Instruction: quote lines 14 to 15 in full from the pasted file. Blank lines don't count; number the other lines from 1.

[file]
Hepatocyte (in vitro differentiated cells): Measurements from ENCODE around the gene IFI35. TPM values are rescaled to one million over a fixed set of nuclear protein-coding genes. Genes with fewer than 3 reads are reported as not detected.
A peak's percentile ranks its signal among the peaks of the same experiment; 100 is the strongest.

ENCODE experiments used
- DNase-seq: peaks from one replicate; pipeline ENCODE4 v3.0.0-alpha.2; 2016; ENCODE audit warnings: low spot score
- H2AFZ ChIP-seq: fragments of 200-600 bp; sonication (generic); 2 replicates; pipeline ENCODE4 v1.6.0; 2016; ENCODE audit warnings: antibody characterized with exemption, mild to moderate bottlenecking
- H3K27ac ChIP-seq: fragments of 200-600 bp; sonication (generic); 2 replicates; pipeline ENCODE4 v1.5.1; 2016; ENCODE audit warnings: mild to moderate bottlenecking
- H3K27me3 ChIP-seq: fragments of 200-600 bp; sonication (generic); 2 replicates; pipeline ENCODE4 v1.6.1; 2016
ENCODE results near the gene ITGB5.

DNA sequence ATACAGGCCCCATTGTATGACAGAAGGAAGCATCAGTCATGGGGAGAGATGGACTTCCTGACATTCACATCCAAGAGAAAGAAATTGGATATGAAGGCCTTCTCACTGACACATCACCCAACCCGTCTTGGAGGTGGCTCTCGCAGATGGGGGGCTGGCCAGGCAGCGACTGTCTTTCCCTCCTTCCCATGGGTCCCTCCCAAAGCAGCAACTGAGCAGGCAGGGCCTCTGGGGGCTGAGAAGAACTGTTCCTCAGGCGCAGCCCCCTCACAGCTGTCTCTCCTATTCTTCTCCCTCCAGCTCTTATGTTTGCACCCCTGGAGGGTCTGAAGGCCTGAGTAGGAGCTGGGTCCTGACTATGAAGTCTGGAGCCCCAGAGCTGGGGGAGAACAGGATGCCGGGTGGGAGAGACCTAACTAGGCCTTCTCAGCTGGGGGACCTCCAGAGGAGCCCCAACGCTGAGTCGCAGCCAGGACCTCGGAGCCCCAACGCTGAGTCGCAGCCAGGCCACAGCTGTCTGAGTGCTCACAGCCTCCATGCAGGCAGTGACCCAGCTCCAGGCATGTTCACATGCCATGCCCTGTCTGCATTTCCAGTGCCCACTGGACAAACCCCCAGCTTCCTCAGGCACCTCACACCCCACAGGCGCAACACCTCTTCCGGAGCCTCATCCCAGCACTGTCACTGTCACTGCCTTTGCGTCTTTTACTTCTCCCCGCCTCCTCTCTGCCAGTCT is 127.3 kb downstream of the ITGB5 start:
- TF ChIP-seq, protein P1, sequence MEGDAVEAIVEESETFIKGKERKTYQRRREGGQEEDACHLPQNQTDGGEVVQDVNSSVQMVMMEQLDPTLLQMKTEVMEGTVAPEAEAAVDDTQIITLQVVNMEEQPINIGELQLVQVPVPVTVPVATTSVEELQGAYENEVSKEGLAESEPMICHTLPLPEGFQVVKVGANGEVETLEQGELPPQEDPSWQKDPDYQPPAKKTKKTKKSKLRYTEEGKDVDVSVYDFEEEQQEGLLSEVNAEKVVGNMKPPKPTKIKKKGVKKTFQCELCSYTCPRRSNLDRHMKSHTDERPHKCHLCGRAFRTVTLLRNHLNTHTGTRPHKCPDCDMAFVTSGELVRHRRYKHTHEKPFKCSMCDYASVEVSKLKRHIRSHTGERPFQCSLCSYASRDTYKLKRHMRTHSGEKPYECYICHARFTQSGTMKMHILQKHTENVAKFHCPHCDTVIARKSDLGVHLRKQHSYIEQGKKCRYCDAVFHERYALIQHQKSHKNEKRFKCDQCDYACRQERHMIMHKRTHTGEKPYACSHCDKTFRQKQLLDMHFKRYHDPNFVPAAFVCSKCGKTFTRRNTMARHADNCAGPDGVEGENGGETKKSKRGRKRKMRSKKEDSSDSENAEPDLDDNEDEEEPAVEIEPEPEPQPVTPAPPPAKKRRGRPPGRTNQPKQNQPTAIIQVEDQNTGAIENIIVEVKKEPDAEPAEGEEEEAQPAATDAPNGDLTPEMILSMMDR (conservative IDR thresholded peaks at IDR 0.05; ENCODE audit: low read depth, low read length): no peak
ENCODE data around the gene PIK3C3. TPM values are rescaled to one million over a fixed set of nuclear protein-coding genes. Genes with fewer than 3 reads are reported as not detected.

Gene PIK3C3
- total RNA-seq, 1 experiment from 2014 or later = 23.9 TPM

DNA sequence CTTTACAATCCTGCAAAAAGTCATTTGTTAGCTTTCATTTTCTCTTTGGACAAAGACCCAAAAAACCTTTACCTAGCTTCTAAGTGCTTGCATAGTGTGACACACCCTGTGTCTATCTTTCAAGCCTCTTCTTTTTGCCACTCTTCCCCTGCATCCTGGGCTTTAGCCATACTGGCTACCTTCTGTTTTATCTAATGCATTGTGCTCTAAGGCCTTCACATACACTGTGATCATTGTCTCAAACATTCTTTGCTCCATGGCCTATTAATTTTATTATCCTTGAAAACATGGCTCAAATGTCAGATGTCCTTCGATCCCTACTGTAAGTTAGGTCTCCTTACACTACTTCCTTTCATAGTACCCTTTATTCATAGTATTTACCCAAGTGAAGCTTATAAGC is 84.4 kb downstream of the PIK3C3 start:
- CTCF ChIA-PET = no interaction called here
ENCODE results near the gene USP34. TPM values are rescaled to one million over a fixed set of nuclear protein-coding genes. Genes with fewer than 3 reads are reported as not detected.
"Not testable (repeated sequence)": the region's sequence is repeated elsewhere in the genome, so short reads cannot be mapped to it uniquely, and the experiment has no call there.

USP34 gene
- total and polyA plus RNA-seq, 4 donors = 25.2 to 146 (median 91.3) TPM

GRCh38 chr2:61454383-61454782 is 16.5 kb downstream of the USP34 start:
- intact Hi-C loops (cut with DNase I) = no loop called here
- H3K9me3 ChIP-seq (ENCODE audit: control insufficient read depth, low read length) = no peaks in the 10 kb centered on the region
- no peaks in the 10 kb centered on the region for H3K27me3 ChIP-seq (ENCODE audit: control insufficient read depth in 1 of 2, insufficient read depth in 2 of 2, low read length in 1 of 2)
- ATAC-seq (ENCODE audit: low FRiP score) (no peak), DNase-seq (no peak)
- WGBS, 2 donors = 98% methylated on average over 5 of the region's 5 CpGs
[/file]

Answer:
DNA sequence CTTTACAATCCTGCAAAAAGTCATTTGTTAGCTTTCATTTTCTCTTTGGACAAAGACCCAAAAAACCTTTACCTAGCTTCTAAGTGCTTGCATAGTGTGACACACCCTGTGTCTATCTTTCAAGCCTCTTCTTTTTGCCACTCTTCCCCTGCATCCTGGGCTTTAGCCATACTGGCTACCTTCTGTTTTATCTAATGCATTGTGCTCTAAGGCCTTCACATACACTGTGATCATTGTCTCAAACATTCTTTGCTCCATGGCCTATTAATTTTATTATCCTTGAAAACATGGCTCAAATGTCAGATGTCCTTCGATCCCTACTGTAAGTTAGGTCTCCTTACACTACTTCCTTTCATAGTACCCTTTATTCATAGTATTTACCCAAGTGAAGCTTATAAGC is 84.4 kb downstream of the PIK3C3 start:
- CTCF ChIA-PET = no interaction called here